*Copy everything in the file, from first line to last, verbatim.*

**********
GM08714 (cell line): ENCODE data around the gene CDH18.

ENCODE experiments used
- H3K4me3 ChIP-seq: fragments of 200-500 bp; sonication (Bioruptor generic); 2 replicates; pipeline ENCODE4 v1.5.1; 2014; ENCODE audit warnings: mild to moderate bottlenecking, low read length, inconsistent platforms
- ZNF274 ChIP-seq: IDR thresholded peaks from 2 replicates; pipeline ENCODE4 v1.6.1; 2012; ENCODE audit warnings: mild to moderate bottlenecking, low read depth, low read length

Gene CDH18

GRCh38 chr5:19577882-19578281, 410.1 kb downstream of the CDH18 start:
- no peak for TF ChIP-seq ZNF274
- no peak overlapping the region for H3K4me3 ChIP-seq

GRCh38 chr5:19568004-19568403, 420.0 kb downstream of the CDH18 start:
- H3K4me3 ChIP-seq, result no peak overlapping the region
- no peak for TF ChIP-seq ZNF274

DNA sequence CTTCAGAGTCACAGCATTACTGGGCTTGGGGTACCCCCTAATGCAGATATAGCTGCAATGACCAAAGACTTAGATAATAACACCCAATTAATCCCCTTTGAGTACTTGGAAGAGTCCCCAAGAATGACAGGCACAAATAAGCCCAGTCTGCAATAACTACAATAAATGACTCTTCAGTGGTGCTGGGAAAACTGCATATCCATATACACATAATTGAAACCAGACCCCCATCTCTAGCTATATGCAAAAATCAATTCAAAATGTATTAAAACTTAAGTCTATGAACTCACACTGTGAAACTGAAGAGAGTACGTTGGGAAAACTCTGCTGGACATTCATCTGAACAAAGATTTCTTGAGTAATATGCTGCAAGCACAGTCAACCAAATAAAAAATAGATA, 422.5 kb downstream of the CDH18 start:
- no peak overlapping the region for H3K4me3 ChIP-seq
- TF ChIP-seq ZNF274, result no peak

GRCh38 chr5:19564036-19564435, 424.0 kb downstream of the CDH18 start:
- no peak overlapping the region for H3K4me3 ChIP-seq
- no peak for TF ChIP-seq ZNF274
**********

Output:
GM08714 (cell line): ENCODE data around the gene CDH18.

ENCODE experiments used
- H3K4me3 ChIP-seq: fragments of 200-500 bp; sonication (Bioruptor generic); 2 replicates; pipeline ENCODE4 v1.5.1; 2014; ENCODE audit warnings: mild to moderate bottlenecking, low read length, inconsistent platforms
- ZNF274 ChIP-seq: IDR thresholded peaks from 2 replicates; pipeline ENCODE4 v1.6.1; 2012; ENCODE audit warnings: mild to moderate bottlenecking, low read depth, low read length

Gene CDH18

GRCh38 chr5:19577882-19578281, 410.1 kb downstream of the CDH18 start:
- no peak for TF ChIP-seq ZNF274
- no peak overlapping the region for H3K4me3 ChIP-seq

GRCh38 chr5:19568004-19568403, 420.0 kb downstream of the CDH18 start:
- H3K4me3 ChIP-seq, result no peak overlapping the region
- no peak for TF ChIP-seq ZNF274

DNA sequence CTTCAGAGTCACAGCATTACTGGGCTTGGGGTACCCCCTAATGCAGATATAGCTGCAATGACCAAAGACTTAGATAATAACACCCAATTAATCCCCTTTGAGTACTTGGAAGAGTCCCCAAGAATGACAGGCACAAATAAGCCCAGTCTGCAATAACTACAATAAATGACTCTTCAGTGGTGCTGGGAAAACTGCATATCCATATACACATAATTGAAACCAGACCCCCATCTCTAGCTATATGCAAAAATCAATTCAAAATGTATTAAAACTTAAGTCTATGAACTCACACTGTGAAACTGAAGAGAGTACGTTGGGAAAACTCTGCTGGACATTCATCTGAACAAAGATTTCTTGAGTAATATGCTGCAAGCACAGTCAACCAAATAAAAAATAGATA, 422.5 kb downstream of the CDH18 start:
- no peak overlapping the region for H3K4me3 ChIP-seq
- TF ChIP-seq ZNF274, result no peak

GRCh38 chr5:19564036-19564435, 424.0 kb downstream of the CDH18 start:
- no peak overlapping the region for H3K4me3 ChIP-seq
- no peak for TF ChIP-seq ZNF274